Sunday, July 20, 2008

Guaranteed affordable health care plan

I have come to the conclusion that American society needs to shift to a national policy of guaranteed affordable health care. It is simply too easy for a person to lose their job and too easy to stumble into a major health event (e.g., cancer, a car accident, birth defect, etc.) and even reasonablly well-off middle class consumers can hit the wall and be completely unable to handle the financial costs and face bankruptcy, foreclosure, and every manner of financial disaster. Even if a person has a strong sense of personal responsibility and has substantial life savings, a single health event can completely wipe out all of their savings and more. Quite literally, there is absolutely nothing that any of us mere mortals can do to protect ourselves from the financial disaster of a major health event, other than to be lucky. If you do still have a job and your employer's health plan does cover the health event, fine, you are set. But, increasingly we are seeing that health plans are not covering all costs of all events. There are simply too many "cracks" that your health and health care can disappear into for any mere mortal to be fully prepared. My conclusion is that we need guaranteed health care and it has to be affordable. I think that most people would mostly agree with that assertion, but how to get there is a back-hole question.

I have a modest proposition:

  1. The federal government would be the ultimate guarantor of health care financing.
  2. Health care delivery would remain roughly as it is today with a mixture or public, private, non-profit and for-profit health care providers.
  3. People could go to any health care provider for health care. No provider would have any financial interest to deny care.
  4. Health care would be provided at no charge to anyone who requested it, with only your normal ID and social security number required.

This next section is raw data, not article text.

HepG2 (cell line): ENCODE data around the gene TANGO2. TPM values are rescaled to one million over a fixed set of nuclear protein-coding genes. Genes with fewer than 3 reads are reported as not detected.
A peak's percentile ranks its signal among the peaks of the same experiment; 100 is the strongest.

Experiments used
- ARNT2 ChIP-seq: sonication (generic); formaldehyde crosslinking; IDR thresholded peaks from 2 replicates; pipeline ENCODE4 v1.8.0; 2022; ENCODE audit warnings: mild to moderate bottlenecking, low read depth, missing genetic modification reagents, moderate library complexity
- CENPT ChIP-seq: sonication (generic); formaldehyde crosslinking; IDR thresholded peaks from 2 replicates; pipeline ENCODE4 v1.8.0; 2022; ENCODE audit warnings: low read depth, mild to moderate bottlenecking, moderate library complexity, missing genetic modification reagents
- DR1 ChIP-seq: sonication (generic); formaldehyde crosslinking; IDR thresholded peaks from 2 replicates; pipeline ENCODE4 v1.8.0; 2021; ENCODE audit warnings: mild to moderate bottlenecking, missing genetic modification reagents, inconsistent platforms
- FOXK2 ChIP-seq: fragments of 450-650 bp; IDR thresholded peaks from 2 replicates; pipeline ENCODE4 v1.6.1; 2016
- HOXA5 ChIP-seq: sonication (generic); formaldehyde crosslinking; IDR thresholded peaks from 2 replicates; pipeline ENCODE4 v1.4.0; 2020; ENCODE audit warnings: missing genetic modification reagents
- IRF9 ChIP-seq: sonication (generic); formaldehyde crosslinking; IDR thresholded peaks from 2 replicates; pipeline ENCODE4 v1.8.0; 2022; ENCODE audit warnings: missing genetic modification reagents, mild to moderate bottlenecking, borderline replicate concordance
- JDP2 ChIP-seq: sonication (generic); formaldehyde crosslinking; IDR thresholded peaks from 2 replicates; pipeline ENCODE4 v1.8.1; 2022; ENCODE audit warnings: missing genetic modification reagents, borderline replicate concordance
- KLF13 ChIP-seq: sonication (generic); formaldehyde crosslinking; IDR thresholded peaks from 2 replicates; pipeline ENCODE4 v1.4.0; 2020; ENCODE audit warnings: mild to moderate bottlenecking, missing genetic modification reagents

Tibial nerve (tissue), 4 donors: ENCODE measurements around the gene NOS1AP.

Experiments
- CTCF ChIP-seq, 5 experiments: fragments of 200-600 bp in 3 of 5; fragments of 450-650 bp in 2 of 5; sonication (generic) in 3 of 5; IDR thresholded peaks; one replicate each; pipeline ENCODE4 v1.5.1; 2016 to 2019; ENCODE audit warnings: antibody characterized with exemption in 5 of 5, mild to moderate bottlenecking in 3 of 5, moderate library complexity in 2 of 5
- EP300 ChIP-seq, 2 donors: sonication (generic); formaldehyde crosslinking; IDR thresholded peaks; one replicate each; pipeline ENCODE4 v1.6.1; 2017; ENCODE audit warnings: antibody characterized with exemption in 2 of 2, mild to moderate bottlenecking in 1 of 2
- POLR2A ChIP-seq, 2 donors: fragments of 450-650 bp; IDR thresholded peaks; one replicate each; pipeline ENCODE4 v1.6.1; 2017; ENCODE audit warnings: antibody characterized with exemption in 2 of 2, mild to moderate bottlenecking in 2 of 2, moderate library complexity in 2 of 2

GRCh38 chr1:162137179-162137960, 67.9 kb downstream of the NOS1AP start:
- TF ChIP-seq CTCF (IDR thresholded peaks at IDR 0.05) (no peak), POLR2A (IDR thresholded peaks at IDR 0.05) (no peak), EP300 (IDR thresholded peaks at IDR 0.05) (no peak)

5. The federal government would ultimately be responsible for paying all health care bills, which the consumer would never see, but the reality is that the federal government would simply be the guarantor of last resort.
  6. Funding for this plan would be a payroll tax, with a back-stop of general government funding, ultimately backstopped by the full faith and credit of the U.S. government. As economic times and demographics shift, there may be changes in priorities as to whether to raise or lower the payroll tax and fund health care either from general revenues or even issuance of debt securities.
  7. Consumers could choose their health care insurer. You could choose a private company, a non-profit, the federal government, your state government, or any other organization that chooses to be a health care insurer. Probably best handled at a state level, private insurers could petition each state to be one of a pool of round-robin chosen insurers when consumers make no explicit choice.
  8. Each health care insurer would set its own payroll tax rate based on expenses and added services that they provide. Obviously people wish to minimize this tax, but some people might prefer to pay extra for the right to a private hospital room or a choice of hospital or a choice of doctor.
  9. Each health care insurer would get the bulk of the payroll tax for consumers who have chosen them, but a portion of the payroll tax would still go the the federal government for coverage of major health events that the individual health care insurers are not covering.
  10. Health care insurers would normally be responsible for directly reimbursing health care providers for "normal" levels of health care, but not for major health events, such as cancer, severe birth problems, severe and chronic health conditions, severe accidents, etc.
  11. The federal government, through a separate agency, would cover reimbursement for all major health events. This would be done transparently, so that the consumer would not even know when or how payment is being made.